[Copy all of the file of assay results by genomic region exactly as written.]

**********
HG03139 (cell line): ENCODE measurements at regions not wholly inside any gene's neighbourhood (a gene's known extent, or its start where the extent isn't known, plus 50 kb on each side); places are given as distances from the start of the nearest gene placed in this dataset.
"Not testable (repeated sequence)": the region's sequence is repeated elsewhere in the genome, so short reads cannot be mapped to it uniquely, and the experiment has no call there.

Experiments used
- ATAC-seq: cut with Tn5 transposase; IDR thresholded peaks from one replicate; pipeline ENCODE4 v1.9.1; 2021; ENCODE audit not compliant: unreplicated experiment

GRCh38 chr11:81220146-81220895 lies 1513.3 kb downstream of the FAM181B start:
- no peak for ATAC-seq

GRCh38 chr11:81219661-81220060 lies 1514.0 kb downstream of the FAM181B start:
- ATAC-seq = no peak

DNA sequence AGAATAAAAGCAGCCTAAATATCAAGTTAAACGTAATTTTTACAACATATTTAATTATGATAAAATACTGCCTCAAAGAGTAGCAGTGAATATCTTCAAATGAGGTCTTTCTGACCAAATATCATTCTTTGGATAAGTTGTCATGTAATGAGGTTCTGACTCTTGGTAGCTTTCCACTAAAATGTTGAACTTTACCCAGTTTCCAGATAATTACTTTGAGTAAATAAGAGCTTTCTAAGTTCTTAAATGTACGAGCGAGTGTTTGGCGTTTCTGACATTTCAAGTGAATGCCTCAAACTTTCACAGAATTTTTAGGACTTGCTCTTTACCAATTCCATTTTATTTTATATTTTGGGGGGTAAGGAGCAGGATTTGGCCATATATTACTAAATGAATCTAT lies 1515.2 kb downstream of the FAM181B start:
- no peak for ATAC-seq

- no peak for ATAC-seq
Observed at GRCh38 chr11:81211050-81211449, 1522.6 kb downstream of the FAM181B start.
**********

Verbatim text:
HG03139 (cell line): ENCODE measurements at regions not wholly inside any gene's neighbourhood (a gene's known extent, or its start where the extent isn't known, plus 50 kb on each side); places are given as distances from the start of the nearest gene placed in this dataset.
"Not testable (repeated sequence)": the region's sequence is repeated elsewhere in the genome, so short reads cannot be mapped to it uniquely, and the experiment has no call there.

Experiments used
- ATAC-seq: cut with Tn5 transposase; IDR thresholded peaks from one replicate; pipeline ENCODE4 v1.9.1; 2021; ENCODE audit not compliant: unreplicated experiment

GRCh38 chr11:81220146-81220895 lies 1513.3 kb downstream of the FAM181B start:
- no peak for ATAC-seq

GRCh38 chr11:81219661-81220060 lies 1514.0 kb downstream of the FAM181B start:
- ATAC-seq = no peak

DNA sequence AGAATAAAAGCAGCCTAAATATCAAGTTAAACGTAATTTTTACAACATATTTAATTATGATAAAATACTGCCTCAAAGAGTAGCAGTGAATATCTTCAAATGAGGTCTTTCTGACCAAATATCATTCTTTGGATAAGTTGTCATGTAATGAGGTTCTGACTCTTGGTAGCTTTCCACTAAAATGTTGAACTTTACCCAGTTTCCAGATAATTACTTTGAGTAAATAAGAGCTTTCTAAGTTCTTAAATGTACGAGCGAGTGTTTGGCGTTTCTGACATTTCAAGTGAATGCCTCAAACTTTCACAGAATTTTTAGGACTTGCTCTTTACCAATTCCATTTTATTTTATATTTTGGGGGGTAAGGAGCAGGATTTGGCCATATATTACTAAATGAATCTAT lies 1515.2 kb downstream of the FAM181B start:
- no peak for ATAC-seq

- no peak for ATAC-seq
Observed at GRCh38 chr11:81211050-81211449, 1522.6 kb downstream of the FAM181B start.